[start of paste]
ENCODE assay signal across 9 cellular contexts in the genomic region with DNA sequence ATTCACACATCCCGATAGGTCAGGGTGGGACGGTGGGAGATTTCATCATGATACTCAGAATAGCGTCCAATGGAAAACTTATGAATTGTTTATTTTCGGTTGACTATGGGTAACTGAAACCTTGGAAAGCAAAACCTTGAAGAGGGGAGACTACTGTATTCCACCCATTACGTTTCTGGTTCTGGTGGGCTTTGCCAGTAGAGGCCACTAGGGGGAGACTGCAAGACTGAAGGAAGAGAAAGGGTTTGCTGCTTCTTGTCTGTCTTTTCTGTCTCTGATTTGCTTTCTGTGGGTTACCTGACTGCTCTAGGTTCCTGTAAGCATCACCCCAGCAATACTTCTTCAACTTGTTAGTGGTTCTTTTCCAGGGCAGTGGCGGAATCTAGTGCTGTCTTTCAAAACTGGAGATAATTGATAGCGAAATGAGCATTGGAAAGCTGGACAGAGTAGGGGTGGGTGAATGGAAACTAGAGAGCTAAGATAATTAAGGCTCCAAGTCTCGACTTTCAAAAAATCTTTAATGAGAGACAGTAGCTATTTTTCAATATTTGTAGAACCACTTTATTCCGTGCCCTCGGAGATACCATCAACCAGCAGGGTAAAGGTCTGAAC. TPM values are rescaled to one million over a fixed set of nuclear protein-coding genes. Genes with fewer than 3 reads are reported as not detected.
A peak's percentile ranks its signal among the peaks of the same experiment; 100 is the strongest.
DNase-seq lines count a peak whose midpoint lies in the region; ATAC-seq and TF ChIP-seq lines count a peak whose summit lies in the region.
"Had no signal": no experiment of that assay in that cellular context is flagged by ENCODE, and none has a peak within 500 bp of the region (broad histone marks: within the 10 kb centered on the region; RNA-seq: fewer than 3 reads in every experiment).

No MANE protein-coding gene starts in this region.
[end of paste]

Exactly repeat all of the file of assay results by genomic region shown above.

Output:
ENCODE assay signal across 9 cellular contexts in the genomic region with DNA sequence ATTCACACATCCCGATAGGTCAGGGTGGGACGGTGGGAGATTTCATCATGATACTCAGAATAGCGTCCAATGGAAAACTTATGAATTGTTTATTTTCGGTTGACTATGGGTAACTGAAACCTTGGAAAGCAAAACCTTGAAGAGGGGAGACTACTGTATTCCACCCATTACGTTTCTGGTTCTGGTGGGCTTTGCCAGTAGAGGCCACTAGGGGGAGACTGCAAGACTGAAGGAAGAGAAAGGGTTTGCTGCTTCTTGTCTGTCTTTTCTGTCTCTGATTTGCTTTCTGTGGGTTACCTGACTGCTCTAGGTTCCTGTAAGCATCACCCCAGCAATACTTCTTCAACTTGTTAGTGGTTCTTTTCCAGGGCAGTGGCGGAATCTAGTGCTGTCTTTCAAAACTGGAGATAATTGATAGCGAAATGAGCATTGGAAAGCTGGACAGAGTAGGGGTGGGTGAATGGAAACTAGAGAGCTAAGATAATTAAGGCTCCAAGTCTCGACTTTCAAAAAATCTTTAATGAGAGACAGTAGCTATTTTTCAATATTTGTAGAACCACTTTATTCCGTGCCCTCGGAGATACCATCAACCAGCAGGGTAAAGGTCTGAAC. TPM values are rescaled to one million over a fixed set of nuclear protein-coding genes. Genes with fewer than 3 reads are reported as not detected.
A peak's percentile ranks its signal among the peaks of the same experiment; 100 is the strongest.
DNase-seq lines count a peak whose midpoint lies in the region; ATAC-seq and TF ChIP-seq lines count a peak whose summit lies in the region.
"Had no signal": no experiment of that assay in that cellular context is flagged by ENCODE, and none has a peak within 500 bp of the region (broad histone marks: within the 10 kb centered on the region; RNA-seq: fewer than 3 reads in every experiment).

No MANE protein-coding gene starts in this region.